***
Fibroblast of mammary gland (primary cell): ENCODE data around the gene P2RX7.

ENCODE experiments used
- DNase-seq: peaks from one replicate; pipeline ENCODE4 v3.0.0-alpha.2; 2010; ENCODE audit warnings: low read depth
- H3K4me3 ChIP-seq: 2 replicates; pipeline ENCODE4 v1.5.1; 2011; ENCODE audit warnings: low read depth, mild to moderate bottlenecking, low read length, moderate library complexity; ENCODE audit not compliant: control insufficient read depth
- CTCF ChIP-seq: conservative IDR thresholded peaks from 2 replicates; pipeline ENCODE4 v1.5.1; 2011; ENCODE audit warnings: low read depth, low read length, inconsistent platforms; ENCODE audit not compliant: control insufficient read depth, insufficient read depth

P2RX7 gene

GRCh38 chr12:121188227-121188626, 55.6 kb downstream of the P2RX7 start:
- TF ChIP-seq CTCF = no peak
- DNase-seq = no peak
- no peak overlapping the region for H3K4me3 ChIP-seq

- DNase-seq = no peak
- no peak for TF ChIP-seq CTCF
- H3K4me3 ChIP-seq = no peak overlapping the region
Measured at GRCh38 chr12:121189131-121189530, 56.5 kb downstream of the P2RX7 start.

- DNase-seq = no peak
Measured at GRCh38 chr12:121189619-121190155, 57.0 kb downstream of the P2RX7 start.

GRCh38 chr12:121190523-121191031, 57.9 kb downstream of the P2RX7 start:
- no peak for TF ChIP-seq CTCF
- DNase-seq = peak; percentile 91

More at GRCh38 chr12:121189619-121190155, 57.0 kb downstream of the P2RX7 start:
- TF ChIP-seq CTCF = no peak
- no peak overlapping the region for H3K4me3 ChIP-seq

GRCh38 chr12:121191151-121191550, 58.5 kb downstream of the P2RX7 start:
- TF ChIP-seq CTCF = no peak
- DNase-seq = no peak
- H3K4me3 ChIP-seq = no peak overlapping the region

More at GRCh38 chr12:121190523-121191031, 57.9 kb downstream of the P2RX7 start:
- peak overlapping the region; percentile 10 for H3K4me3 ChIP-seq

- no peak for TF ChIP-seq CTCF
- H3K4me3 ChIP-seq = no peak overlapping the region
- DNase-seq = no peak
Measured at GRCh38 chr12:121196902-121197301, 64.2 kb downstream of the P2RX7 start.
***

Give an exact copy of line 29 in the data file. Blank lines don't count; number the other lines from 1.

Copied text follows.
- no peak for TF ChIP-seq CTCF